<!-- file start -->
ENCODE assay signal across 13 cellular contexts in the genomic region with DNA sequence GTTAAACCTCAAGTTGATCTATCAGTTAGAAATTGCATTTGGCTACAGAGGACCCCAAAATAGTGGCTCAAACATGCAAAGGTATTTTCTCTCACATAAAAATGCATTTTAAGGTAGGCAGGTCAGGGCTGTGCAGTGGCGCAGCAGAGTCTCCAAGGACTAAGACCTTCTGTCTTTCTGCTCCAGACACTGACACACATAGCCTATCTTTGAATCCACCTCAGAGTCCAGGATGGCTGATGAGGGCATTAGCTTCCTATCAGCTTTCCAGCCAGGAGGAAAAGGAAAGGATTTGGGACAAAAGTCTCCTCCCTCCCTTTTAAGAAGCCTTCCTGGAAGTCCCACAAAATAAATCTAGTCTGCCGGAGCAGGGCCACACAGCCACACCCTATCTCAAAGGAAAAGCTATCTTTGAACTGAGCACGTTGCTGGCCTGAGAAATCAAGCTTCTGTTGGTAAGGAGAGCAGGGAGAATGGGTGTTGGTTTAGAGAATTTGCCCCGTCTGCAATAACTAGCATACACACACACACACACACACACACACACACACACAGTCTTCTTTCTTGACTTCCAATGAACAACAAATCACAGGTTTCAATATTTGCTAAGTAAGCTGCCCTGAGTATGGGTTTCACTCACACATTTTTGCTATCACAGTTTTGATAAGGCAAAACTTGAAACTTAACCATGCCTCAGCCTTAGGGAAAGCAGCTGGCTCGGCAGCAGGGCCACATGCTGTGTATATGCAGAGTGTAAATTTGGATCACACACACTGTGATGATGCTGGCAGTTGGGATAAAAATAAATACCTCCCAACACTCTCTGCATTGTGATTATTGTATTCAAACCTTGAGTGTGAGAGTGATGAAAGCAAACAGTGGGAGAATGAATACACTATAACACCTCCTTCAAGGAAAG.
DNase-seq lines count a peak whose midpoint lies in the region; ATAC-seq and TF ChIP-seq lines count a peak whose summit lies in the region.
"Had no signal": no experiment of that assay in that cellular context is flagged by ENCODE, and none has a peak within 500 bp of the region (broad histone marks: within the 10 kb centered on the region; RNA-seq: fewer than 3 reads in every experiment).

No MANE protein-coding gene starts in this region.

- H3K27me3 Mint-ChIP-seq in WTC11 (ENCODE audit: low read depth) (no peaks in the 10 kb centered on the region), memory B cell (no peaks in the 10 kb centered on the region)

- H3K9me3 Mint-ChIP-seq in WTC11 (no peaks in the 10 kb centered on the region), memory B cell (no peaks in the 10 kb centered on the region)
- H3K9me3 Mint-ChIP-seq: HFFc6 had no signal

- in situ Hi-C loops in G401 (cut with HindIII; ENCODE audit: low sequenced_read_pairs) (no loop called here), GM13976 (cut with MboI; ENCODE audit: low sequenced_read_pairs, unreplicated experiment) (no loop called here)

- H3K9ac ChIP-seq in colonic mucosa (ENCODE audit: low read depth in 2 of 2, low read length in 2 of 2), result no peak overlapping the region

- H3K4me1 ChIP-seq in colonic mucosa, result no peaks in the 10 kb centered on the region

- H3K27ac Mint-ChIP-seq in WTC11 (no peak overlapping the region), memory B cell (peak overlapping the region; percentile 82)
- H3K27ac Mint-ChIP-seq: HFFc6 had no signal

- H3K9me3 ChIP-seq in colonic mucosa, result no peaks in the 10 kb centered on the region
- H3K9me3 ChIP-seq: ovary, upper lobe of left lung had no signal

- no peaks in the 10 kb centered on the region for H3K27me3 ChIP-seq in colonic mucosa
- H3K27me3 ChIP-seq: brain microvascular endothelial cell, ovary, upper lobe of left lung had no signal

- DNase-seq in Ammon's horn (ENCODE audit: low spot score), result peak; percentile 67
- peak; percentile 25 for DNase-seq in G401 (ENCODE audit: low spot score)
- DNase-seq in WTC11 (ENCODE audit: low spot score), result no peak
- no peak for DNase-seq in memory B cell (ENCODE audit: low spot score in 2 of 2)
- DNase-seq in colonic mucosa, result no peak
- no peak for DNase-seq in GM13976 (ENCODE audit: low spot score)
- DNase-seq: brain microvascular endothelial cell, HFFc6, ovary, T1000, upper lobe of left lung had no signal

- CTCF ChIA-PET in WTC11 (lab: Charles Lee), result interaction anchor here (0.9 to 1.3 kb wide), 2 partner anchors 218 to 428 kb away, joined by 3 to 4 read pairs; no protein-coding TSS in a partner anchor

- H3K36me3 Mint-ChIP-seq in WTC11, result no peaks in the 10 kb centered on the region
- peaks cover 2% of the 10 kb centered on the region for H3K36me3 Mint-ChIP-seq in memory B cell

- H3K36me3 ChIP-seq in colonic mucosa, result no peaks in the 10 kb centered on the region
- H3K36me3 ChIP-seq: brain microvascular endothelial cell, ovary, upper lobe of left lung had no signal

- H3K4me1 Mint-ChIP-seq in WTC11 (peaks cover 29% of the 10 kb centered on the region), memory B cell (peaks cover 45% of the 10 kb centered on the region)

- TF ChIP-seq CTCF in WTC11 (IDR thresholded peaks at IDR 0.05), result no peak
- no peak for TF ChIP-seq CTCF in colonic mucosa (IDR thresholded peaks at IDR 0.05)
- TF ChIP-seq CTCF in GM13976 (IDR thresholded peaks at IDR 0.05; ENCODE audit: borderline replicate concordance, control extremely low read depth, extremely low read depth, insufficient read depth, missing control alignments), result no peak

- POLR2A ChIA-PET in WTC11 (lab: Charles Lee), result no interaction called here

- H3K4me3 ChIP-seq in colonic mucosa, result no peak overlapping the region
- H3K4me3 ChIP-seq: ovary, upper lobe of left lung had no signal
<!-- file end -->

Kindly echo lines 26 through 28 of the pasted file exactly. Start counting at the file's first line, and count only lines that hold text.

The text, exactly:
- peaks cover 2% of the 10 kb centered on the region for H3K36me3 Mint-ChIP-seq in memory B cell

- H3K36me3 ChIP-seq in colonic mucosa, result no peaks in the 10 kb centered on the region
- H3K36me3 ChIP-seq: brain microvascular endothelial cell, ovary, upper lobe of left lung had no signal